I’ve been reading the Book of Isaiah for my daily quiet time. A while back, I got Edward J. Young’s three volume, verse-by-verse commentary on the Book of Isaiah, which dates to the 1960’s-1970’s. The commentary is conservative in that it believes that there was only one Isaiah who wrote the Book of Isaiah, namely, Isaiah of Jerusalem, plus it treats the Book of Isaiah as infallible Scripture that points to Jesus Christ. At the same time, it interacts with liberal scholarly views, and there are many times when it attempts to explain passages in light of their contexts. Overall, I’d say that I have been impressed with this commentary, and I especially like how it offers an explanation for every verse (and almost every phrase) in the Book of Isaiah. Yet, there are times when I wish that it would seek to explain certain verses in light of their historical contexts rather than Christ. That’s me, though! I happen to like the Antiochian Christian school of biblical interpretation! It’s the historical-critic in me!
I was reading Isaiah 58 last night before I went to bed. Isaiah 58 criticizes the Israelites for strife and indicates that God does not accept their fasts. The chapter proclaims that the type of fast that God will accept is one that helps the poor and loosens the bonds of oppression. The chapter than goes on to promote Sabbath observance: not doing one’s own pleasure on God’s holy day, but calling the Sabbath a delight.
I was consulting Young’s commentary because I had a question: Was Isaiah 58 saying that the Israelites should help the poor while they are fasting from food, or that they should help the poor instead of fasting? What does it mean to call helping the poor a “fast”? Is the author here saying that helping the poor will accomplish what the Israelites are looking to fasting to do: to get God’s attention so that Israel will be blessed?
As far as I could tell, Young did not address this question explicitly. But he did have some interesting notes. On pages 425-426 of volume 3, he interacts with liberal scholarship regarding Isaiah 58. First of all, Young mentions the argument that Isaiah 58 is post-exilic because of its reference to the Sabbath, which was especially important in the time of Nehemiah (a post-exilic leader). Young, as one who believes that all of the Book of Isaiah was pre-exilic, disagrees with this argument, thinking that it is a mere presupposition. Young appears to regard the argument as rather circular: these liberal scholars assume that the Sabbath came to be emphasized later in Judaism, and so, whenever they find the Sabbath mentioned in an earlier book, they ascribe to that particular passage a later date. How can one falsify that?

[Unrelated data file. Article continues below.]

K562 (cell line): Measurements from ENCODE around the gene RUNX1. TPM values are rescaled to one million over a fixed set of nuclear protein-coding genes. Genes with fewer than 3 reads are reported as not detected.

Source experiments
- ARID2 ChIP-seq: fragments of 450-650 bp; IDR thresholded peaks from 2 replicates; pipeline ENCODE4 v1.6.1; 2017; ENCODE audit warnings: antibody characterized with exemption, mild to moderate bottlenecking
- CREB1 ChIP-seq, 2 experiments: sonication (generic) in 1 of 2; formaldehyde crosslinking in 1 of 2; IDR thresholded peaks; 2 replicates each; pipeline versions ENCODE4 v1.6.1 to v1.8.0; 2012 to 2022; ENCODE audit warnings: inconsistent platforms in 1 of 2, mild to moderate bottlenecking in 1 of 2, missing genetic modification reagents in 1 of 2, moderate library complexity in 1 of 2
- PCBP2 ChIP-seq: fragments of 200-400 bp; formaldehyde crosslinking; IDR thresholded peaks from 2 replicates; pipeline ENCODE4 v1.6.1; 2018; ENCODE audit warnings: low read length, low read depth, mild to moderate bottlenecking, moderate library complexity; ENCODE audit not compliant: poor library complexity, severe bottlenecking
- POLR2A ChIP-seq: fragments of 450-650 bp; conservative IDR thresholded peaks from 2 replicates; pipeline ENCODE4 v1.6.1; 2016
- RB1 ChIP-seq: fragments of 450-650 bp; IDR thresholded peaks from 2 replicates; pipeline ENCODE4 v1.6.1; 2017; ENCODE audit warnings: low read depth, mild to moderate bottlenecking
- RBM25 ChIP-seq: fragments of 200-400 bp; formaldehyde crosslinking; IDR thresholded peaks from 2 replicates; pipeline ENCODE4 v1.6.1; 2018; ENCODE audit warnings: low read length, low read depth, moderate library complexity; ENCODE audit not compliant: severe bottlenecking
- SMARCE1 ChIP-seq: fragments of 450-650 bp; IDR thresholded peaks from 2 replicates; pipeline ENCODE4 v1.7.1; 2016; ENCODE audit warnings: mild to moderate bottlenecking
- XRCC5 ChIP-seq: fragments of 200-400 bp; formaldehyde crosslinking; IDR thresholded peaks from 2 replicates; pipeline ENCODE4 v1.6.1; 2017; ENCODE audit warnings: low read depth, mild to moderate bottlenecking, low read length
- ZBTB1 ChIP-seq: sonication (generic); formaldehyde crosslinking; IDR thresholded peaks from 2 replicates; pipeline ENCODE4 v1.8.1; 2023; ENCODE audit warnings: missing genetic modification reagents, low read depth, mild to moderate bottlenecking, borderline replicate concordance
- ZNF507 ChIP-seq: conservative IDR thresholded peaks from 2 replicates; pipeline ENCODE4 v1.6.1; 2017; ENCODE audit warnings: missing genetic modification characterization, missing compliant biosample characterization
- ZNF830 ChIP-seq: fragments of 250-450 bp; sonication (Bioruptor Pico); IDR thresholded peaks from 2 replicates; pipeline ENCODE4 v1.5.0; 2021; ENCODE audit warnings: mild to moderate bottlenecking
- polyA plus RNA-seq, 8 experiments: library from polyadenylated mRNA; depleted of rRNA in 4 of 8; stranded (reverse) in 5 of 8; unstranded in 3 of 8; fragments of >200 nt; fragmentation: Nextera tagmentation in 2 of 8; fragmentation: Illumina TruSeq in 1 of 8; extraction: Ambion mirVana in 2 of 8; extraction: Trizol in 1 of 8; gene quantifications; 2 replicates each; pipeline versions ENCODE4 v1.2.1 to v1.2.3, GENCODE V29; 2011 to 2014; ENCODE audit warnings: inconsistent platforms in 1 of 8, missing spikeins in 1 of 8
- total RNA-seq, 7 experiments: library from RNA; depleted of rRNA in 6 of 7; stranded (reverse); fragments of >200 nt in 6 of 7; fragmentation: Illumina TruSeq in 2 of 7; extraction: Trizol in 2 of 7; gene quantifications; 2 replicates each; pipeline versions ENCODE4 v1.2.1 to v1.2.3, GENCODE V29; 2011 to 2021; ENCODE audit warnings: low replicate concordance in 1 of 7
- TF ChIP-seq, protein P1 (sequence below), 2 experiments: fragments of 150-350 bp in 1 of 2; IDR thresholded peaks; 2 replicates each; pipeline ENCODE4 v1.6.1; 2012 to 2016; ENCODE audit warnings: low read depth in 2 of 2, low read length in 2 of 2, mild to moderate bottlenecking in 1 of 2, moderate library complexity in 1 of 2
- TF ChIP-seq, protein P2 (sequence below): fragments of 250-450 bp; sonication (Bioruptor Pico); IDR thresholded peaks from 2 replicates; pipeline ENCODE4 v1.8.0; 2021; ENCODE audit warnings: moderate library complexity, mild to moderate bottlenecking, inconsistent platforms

Second, Young refers to a scholar, J.D. Smart, who thinks that vv 13-14 (the part of Isaiah 58 that concerns the Sabbath) were added even later to Isaiah 58, and thus were not originally a part of Second Isaiah. (Smart must have believed that Isaiah 58 was part of Second Isaiah, rather than attributing it to Third Isaiah. Young does not divide Isaiah up in this fashion, for Young believes that one Isaiah wrote all of the Book. A number of scholars, however, date First Isaiah to Israel’s pre-exilic period, Second Isaiah to Israel’s exilic period, and Third Isaiah to her post-exilic period. Yet, there are many scholars who argue that there are exilic and post-exilic elements even in First Isaiah.) According to Young, Smart’s problem is that “it makes nonsense of the prophet’s sermon to have him reject fasting as a substitute for works of love and mercy and then to insist that if only the people observe the sabbath, all will be well.” Smart’s view is that vv 13-14 “come not from ‘second’ Isaiah but from a later orthodox community which had an enthusiasm for the sabbath” (Young’s words). Smart wonders why a prophet would emphasize love and mercy above ritual, only then to promote Sabbath observance, a ritual. Smart’s conclusion is that he would not, and thus a later hand added to Isaiah 58 the part about the Sabbath.